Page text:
- In January, food assistance reached 10.6 million people in the seven countries.
Southern and central areas continued to receive well above average rains in January
Poor rainfall was received in western and north-eastern SADC and Madagascar
The Fall Armyworm has been confirmed in 7 countries in the region. The severity of the impact on regional crop production is yet to be established
Tropical cyclones Carlos and Dineo affected the region in early to mid-February. The impacts of Cyclone Dineo are severe, particularly in southern Mozambique
1. Overall humanitarian needs and situation:
In Inhambane province, 70 health units were affected and 1,687 classrooms partially destroyed affecting 160,000 students;
949 people were hosted in three transit centers during the cyclone in Maxixe city, Inhambane province;
One death was reported in Gaza province precisely in Chibuto district;
Approximately 29,173 ha of several crops were lost in Inhambane province;
The Government have enough food stock (cereals and pulses) for immediate response but need oil, salt and sugar;
• Good performance of the current growing season (October 2016 - April 2017) is badly needed for Southern Africa after two consecutive El Nino induced droughts that led to unprecedented levels of food insecurity.
• The growing season is now well established with favourable growing condition observed in most of Botswana, Zimbabwe, Mozambique and NE South Africa. However, excessive rains have led to instances of localized flooding and higher incidence of pests and diseases.
The Mozambique Red Cross is gearing up to provide emergency assistance to thousands of people displaced from their homes this week by Tropical Cyclone Dineo, amid reports of extensive damage to homes, hospitals, schools and other infrastructure in southern districts.
Map-1: On Feb. 17, NASA's Terra satellite provided this visible image that showed the center of the low pressure area over Zimbabwe and clouds extended over found Dineo's clouds stretched over southern Mozambique, Swaziland, eastern Botswana and northeastern South Africa.
Credits: NASA Goddard MODIS Rapid Response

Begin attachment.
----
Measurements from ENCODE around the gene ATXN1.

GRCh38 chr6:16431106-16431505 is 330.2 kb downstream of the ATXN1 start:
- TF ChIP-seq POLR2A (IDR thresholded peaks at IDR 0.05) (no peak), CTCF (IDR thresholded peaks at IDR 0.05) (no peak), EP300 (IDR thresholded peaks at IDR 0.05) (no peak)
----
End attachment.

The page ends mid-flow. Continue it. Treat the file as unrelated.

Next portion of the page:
A. Situation analysis
Description of the disaster
Satellite Detected Surface Waters Extent and Evolution along Save River in Machanga and Govuro districts, Mozambique
The tropical cyclone DINEO has weakened to depression stage being now denominated EX-DINEO;
The cities and villages of Zavala, Inharrime, Jangamo,
Maxixe, Homoine, Morrumbene, Massinga and Funhalouro are without electricity;
Provincial government of Inhambane estimates that about 653,000 people have been affected overall;
In Inhambane, the death toll reported so far is 7 in four in 3 districts and Inhambane city;
• Tropical Cyclone DINEO continued moving west south-west over the Mozambique Channel as a Tropical Cyclone. On 15 February afternoon UTC, it made landfall near the city of Massinga (Inhambane province), as a Tropical Cyclone with approx. maximum sustained wind speed of 130 km/h. On 16 February at 00.00 UTC, it continued through the provinces of Inhambane.
The storm has brought heavy rain and winds, raising the risk of flooding and crop damage in Mozambique
MAPUTO, Feb 16 (Reuters) - Tropical storm Dineo has killed seven people in Mozambique since it hit the eastern coast on Wednesday, the government's disaster centre said on Thursday.
The storm, has brought heavy rain and winds of up to 160 km an hour (100 mph), raising the risk of flooding and crop damage in the impoverished southern African country.